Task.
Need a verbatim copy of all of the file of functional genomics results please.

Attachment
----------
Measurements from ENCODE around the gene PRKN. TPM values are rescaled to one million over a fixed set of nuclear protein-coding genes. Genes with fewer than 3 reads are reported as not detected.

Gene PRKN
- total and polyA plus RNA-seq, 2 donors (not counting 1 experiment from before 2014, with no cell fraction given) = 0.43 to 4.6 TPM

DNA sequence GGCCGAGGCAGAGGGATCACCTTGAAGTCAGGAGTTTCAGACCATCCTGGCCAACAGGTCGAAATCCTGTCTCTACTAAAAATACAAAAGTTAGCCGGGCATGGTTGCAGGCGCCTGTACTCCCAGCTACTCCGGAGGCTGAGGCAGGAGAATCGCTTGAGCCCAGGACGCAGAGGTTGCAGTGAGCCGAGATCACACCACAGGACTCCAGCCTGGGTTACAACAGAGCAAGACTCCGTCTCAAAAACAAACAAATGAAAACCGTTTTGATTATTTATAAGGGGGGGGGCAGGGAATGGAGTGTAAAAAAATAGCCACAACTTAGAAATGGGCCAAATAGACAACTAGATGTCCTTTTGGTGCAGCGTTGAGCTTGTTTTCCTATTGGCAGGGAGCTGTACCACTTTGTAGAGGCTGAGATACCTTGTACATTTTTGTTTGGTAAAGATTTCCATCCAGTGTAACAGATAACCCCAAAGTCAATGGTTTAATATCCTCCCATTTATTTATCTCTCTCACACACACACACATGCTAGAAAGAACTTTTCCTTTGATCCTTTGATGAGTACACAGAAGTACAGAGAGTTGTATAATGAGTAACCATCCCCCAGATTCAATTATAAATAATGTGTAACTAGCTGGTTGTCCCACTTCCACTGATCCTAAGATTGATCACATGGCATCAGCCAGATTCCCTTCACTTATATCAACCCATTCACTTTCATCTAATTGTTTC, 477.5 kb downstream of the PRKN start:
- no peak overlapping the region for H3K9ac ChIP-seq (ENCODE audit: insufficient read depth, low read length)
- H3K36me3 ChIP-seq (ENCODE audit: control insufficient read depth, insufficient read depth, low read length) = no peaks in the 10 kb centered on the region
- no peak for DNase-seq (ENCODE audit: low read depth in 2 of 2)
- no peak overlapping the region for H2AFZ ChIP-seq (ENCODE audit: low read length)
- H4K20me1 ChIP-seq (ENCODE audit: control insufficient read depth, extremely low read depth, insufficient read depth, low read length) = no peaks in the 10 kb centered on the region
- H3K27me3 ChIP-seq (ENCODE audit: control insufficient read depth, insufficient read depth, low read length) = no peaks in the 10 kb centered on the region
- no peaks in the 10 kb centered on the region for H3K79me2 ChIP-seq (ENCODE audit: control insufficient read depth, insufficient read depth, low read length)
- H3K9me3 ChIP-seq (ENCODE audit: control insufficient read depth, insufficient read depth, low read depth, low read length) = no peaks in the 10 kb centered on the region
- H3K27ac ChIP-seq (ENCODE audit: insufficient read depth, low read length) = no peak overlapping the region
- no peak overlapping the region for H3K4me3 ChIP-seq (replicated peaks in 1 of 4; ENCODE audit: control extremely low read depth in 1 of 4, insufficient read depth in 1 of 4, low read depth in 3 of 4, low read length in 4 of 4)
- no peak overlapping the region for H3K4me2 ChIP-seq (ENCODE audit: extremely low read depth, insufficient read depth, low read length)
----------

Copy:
Measurements from ENCODE around the gene PRKN. TPM values are rescaled to one million over a fixed set of nuclear protein-coding genes. Genes with fewer than 3 reads are reported as not detected.

Gene PRKN
- total and polyA plus RNA-seq, 2 donors (not counting 1 experiment from before 2014, with no cell fraction given) = 0.43 to 4.6 TPM

DNA sequence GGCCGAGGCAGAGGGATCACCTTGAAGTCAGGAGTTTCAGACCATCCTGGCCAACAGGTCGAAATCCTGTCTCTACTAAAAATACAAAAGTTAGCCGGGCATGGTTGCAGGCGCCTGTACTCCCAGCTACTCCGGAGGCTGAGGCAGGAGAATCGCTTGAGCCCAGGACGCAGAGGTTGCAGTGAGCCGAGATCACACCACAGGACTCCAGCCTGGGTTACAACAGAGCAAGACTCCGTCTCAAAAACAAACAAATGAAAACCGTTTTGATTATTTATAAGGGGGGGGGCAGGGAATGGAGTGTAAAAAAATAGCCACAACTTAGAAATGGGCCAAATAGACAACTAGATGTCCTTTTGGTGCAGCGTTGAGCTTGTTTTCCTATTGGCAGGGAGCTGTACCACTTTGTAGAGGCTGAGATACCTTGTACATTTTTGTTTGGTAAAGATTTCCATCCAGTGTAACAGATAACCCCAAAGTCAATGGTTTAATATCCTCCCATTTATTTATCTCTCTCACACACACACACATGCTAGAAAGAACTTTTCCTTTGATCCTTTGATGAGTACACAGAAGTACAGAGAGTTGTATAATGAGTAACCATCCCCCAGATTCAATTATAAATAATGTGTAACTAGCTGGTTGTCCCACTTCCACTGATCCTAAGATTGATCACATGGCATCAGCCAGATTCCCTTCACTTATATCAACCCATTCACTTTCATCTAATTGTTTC, 477.5 kb downstream of the PRKN start:
- no peak overlapping the region for H3K9ac ChIP-seq (ENCODE audit: insufficient read depth, low read length)
- H3K36me3 ChIP-seq (ENCODE audit: control insufficient read depth, insufficient read depth, low read length) = no peaks in the 10 kb centered on the region
- no peak for DNase-seq (ENCODE audit: low read depth in 2 of 2)
- no peak overlapping the region for H2AFZ ChIP-seq (ENCODE audit: low read length)
- H4K20me1 ChIP-seq (ENCODE audit: control insufficient read depth, extremely low read depth, insufficient read depth, low read length) = no peaks in the 10 kb centered on the region
- H3K27me3 ChIP-seq (ENCODE audit: control insufficient read depth, insufficient read depth, low read length) = no peaks in the 10 kb centered on the region
- no peaks in the 10 kb centered on the region for H3K79me2 ChIP-seq (ENCODE audit: control insufficient read depth, insufficient read depth, low read length)
- H3K9me3 ChIP-seq (ENCODE audit: control insufficient read depth, insufficient read depth, low read depth, low read length) = no peaks in the 10 kb centered on the region
- H3K27ac ChIP-seq (ENCODE audit: insufficient read depth, low read length) = no peak overlapping the region
- no peak overlapping the region for H3K4me3 ChIP-seq (replicated peaks in 1 of 4; ENCODE audit: control extremely low read depth in 1 of 4, insufficient read depth in 1 of 4, low read depth in 3 of 4, low read length in 4 of 4)
- no peak overlapping the region for H3K4me2 ChIP-seq (ENCODE audit: extremely low read depth, insufficient read depth, low read length)